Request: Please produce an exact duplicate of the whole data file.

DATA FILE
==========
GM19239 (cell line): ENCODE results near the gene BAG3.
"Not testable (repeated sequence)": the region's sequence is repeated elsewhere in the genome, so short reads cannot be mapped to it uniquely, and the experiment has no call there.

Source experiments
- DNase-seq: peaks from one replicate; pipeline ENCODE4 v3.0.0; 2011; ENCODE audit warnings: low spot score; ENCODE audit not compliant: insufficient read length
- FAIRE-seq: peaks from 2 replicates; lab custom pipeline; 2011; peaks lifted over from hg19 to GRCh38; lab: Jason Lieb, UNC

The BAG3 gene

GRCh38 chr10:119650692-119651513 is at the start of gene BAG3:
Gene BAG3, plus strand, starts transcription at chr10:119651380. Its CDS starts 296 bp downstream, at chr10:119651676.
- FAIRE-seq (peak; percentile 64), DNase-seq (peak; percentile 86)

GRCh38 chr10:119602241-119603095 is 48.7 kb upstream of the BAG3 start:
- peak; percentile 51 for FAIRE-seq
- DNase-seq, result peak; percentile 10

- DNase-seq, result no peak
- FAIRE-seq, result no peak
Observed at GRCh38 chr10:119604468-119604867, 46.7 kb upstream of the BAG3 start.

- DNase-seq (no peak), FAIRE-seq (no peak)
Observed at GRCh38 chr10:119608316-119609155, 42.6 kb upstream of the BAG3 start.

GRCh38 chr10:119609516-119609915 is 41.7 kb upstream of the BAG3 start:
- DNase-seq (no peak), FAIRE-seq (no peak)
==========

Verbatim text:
GM19239 (cell line): ENCODE results near the gene BAG3.
"Not testable (repeated sequence)": the region's sequence is repeated elsewhere in the genome, so short reads cannot be mapped to it uniquely, and the experiment has no call there.

Source experiments
- DNase-seq: peaks from one replicate; pipeline ENCODE4 v3.0.0; 2011; ENCODE audit warnings: low spot score; ENCODE audit not compliant: insufficient read length
- FAIRE-seq: peaks from 2 replicates; lab custom pipeline; 2011; peaks lifted over from hg19 to GRCh38; lab: Jason Lieb, UNC

The BAG3 gene

GRCh38 chr10:119650692-119651513 is at the start of gene BAG3:
Gene BAG3, plus strand, starts transcription at chr10:119651380. Its CDS starts 296 bp downstream, at chr10:119651676.
- FAIRE-seq (peak; percentile 64), DNase-seq (peak; percentile 86)

GRCh38 chr10:119602241-119603095 is 48.7 kb upstream of the BAG3 start:
- peak; percentile 51 for FAIRE-seq
- DNase-seq, result peak; percentile 10

- DNase-seq, result no peak
- FAIRE-seq, result no peak
Observed at GRCh38 chr10:119604468-119604867, 46.7 kb upstream of the BAG3 start.

- DNase-seq (no peak), FAIRE-seq (no peak)
Observed at GRCh38 chr10:119608316-119609155, 42.6 kb upstream of the BAG3 start.

GRCh38 chr10:119609516-119609915 is 41.7 kb upstream of the BAG3 start:
- DNase-seq (no peak), FAIRE-seq (no peak)